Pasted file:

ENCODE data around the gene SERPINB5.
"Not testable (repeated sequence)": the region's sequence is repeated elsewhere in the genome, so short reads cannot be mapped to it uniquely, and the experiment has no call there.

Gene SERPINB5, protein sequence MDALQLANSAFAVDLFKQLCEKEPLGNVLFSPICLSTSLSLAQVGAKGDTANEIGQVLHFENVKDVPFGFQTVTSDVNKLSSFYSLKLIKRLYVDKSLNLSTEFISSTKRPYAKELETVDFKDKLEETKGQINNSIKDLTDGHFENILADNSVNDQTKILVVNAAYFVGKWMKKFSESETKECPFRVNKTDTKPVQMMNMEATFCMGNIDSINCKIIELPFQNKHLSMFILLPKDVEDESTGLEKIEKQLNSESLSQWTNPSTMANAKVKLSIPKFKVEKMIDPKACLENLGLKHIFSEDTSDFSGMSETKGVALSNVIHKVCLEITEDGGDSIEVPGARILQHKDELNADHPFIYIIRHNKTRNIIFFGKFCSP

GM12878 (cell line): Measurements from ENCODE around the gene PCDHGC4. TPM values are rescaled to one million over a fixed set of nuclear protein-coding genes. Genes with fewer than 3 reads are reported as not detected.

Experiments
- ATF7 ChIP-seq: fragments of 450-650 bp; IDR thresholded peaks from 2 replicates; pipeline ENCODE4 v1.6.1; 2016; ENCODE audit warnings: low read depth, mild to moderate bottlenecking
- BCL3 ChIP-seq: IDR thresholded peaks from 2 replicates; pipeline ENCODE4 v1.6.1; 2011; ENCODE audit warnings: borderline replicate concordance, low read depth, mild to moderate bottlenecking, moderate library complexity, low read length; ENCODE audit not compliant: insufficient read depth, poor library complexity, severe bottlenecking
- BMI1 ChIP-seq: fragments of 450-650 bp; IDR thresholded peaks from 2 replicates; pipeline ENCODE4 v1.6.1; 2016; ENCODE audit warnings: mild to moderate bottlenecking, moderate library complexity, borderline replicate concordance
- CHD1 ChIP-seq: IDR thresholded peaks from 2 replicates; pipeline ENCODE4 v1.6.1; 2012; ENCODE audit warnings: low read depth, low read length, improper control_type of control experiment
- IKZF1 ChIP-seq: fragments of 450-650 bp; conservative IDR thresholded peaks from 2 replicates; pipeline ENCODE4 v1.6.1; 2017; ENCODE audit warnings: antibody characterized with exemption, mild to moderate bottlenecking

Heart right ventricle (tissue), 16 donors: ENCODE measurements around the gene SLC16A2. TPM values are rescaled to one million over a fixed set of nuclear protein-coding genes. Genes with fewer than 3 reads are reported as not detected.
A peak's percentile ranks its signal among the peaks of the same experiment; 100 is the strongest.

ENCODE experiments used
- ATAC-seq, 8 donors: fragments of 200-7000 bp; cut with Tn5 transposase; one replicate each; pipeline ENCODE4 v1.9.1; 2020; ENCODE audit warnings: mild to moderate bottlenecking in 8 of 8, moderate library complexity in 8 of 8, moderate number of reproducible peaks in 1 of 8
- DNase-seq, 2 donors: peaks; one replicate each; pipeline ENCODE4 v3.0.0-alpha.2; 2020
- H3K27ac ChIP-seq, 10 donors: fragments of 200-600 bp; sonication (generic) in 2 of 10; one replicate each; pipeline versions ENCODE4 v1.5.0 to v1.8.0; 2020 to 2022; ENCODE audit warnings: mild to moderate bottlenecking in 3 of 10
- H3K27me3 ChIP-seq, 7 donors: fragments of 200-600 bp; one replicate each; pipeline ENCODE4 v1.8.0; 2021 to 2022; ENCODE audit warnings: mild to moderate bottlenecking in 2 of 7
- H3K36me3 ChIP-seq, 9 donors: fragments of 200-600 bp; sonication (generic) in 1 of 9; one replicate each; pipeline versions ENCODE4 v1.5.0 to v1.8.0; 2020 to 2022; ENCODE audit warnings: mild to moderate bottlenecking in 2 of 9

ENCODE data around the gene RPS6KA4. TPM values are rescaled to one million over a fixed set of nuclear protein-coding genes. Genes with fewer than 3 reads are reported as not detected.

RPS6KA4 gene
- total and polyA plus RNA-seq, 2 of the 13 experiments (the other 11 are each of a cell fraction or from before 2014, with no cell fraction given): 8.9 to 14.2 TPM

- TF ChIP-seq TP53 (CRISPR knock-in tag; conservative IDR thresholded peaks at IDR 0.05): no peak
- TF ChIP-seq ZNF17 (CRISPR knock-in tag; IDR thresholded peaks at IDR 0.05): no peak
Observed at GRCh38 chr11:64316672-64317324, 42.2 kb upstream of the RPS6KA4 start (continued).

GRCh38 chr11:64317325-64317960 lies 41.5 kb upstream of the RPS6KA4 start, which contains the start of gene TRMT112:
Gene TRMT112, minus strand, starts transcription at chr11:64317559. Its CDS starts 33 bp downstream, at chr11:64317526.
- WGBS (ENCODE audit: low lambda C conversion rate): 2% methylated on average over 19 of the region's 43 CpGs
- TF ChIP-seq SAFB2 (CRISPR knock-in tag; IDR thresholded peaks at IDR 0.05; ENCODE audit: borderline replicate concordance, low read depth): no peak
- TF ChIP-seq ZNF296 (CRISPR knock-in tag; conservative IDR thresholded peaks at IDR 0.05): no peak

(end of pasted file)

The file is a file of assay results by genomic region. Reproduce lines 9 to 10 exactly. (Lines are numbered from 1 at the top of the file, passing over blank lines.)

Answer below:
- CHD1 ChIP-seq: IDR thresholded peaks from 2 replicates; pipeline ENCODE4 v1.6.1; 2012; ENCODE audit warnings: low read depth, low read length, improper control_type of control experiment
- IKZF1 ChIP-seq: fragments of 450-650 bp; conservative IDR thresholded peaks from 2 replicates; pipeline ENCODE4 v1.6.1; 2017; ENCODE audit warnings: antibody characterized with exemption, mild to moderate bottlenecking